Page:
The logistics system operates on so much IP, and it would be a disaster if some of this information were to leak. Your route, state of your vehicles, work order details, and more comprise information that your entire business structure operates on. It’s what determines your operational costs and your business efficiency. You simply can’t allow competitors to get their hands on it. 

One of the ways to check how secure your system is to engage in penetration testing. This concept, also known as ethical hacking, is one of the most efficient ways to put your online presence into a simulation of a real hacking attack. What you do is hire a white-hat hacker (someone who uses their hacking skills for good) in order to try and breach your system and steal your data. This process shows you how secure or insecure your systems are and how prone to hacking you really are.  

This is done by professionals using a special scanner and vulnerability management tool, which should help you identify and highlight all the weaknesses in your system. This way, you can systematically improve each of these points. 

It’s your responsibility to protect this sensitive data (as a legal requirement), but it’s also in your best interest. This keeps the trust of your clients high and gives your company the credibility boost that it cannot stay in business without. 

With the right penetration testing methodology, you’ll be able to prevent:

  • Financial losses
  • Operational disruptions
  • Data breaches
  • Supply chain vulnerabilities

Each of these would put your company under significant duress. Regardless of the cost of the penetration testing process, you’re preventing a far bigger expense in the form of a cyber attack. 

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#3. Electric Vehicle System Security

One of the biggest selling points of electric vehicles in fleets is the fact that you get access to superior analytics. Even longer charging times, range anxiety, and high vehicle acquisition costs cannot offset the benefits of the advancement in electric vehicle software. A perfect example of this is Fortescue battery intelligence, which gives fleet managers and drivers far greater insight into the capacities and performance of their vehicles than was ever before available.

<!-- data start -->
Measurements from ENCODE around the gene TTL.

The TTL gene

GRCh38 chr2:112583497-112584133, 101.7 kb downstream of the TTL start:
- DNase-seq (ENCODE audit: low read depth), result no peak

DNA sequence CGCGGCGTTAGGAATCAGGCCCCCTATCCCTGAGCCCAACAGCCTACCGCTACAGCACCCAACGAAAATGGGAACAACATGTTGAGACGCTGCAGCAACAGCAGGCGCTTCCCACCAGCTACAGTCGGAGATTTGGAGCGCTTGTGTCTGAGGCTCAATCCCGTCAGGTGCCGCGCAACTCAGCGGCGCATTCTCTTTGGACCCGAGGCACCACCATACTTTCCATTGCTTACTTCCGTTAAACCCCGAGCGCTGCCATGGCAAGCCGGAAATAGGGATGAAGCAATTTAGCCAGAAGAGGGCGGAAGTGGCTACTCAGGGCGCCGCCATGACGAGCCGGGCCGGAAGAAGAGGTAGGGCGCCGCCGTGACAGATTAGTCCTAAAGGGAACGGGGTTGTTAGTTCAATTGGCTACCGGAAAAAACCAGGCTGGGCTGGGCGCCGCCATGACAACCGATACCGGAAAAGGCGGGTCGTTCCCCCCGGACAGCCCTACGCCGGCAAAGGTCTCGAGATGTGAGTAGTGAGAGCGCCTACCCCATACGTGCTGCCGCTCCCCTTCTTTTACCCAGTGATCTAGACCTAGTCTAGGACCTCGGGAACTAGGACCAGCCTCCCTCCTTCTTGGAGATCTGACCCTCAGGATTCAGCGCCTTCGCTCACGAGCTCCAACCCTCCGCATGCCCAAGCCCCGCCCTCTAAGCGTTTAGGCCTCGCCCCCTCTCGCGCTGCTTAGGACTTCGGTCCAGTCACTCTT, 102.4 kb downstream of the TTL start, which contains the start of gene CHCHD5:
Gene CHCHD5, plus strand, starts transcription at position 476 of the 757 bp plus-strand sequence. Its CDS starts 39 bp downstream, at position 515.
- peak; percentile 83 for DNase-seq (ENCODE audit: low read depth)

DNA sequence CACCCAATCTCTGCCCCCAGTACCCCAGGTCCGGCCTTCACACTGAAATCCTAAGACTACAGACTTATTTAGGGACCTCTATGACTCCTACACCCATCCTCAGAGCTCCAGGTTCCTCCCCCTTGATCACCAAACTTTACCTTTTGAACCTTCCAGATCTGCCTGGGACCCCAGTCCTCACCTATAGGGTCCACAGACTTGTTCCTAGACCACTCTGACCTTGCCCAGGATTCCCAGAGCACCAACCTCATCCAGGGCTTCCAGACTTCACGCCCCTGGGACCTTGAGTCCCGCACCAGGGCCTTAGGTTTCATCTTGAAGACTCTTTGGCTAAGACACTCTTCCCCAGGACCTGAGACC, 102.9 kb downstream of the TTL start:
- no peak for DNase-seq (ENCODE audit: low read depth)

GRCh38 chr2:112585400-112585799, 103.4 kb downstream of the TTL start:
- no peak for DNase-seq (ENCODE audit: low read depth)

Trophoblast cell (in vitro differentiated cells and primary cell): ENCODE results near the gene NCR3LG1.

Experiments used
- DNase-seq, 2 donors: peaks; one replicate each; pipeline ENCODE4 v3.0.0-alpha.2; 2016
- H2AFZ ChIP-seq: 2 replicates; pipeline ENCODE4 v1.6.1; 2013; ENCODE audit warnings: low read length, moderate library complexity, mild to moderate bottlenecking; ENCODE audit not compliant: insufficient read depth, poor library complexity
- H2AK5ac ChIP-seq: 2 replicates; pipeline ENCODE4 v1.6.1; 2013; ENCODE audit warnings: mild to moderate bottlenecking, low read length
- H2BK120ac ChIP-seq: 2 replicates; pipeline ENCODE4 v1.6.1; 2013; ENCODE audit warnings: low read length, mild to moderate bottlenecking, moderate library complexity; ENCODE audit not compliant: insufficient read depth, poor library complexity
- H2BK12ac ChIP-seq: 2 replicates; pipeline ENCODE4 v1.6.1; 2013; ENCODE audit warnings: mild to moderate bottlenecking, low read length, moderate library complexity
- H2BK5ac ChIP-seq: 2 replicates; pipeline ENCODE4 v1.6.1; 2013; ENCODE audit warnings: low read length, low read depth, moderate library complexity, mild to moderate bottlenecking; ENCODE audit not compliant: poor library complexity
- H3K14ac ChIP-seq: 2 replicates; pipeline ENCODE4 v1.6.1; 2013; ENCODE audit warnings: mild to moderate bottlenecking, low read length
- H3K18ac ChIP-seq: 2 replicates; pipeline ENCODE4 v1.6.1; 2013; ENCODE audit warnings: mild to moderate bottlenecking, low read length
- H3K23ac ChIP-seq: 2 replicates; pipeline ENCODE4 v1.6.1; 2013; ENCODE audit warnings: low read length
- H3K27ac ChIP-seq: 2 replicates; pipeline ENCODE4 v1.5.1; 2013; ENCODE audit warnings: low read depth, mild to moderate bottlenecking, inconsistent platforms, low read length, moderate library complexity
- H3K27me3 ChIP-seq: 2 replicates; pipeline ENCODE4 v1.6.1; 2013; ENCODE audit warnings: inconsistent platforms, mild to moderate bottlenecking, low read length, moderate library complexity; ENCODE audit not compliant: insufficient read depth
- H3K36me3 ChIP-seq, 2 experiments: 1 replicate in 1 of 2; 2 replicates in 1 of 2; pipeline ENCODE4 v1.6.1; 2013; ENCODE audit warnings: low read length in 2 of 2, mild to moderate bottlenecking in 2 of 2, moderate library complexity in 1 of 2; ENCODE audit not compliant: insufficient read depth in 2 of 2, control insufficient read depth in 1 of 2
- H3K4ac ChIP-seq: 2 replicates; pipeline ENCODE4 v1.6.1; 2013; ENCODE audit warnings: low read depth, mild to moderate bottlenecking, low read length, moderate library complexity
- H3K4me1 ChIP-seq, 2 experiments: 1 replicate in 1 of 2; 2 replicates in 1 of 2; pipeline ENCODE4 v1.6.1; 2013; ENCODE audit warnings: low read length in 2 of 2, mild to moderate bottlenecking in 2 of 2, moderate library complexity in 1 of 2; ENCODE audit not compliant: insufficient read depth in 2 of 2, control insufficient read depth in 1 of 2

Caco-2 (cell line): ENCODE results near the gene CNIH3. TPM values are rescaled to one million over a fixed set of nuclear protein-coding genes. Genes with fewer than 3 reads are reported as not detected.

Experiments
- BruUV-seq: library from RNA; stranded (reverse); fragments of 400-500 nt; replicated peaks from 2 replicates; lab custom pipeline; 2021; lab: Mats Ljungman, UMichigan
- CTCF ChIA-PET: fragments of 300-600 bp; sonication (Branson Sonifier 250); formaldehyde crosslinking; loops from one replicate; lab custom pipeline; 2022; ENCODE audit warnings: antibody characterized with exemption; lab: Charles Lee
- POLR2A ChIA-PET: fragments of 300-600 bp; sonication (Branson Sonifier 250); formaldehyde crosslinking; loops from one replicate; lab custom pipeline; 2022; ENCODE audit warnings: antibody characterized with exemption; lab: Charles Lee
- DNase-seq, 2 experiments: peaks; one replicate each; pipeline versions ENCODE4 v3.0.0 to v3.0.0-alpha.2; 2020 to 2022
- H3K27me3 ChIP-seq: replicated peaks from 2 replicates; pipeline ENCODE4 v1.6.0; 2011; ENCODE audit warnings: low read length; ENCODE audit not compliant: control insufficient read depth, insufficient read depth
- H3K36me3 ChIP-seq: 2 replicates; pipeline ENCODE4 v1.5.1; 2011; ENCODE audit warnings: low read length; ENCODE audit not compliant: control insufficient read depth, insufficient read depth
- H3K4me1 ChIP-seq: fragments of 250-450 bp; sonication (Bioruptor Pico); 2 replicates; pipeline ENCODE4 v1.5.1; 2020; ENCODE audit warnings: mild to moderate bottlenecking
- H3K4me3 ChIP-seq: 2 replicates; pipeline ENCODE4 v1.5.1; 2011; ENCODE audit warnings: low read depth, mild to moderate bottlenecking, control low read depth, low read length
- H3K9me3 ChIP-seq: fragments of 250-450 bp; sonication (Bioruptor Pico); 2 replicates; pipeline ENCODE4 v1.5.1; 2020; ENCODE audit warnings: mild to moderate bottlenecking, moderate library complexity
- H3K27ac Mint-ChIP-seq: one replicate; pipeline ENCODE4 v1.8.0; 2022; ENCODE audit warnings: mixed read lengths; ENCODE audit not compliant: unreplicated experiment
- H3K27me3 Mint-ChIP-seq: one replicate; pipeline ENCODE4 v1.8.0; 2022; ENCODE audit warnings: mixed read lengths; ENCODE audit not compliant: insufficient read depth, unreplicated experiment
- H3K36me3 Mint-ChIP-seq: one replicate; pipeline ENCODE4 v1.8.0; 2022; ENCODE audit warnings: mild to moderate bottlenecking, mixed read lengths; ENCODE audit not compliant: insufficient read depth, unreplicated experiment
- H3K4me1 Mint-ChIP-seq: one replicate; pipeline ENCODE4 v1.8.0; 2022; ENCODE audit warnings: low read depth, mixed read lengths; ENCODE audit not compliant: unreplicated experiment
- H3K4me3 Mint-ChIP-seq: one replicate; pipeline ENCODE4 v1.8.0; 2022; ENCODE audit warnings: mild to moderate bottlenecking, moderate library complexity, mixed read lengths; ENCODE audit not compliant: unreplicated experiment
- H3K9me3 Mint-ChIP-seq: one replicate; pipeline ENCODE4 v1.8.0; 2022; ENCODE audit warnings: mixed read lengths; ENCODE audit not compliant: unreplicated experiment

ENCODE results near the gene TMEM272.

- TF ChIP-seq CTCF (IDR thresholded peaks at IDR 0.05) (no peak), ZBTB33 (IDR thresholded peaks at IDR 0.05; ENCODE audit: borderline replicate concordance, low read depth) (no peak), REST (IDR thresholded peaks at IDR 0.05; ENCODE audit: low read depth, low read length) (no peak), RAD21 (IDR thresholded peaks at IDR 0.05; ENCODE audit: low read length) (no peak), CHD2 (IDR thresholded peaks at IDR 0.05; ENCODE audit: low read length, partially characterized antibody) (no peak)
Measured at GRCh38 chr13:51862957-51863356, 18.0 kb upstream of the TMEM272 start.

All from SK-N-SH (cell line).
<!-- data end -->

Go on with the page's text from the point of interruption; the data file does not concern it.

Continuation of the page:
But remember, the first massive cybersecurity threat comes to you via your charging infrastructure. Unlike gas stations, charging stations are on a network, which means that they’re exposed to cyber attacks. In theory, the charging process could be manipulated to cause delays or even harm vehicles. 

The biggest problem with this is the fact that these networks are outside of your control and, therefore, it’s impossible to protect against these threats. 

Another threat is the vehicle-to-grid system (V2G). Modern EVs are designed to return unused energy to the grid; however, this could endanger both the functionality of the vehicle and cause a risk to the stability and security of the grid. 

Onboard diagnostics is one of the most problematic areas because they are so hard to track. A malicious party could easily manipulate the data only so much that they corrupt it without making it too obvious (and easy to detect). 

Regularly scheduled updates to the vehicle software are vital for the efficiency of the system. 

Needless to say, all of these problems can be (if not solved, then alleviated) by the use of proper fleet management software; however, these tools will have to be enhanced for electric vehicles. The integration of proper battery intelligence will also be necessary, so be on the lookout for these integrations while picking your fleet management tools.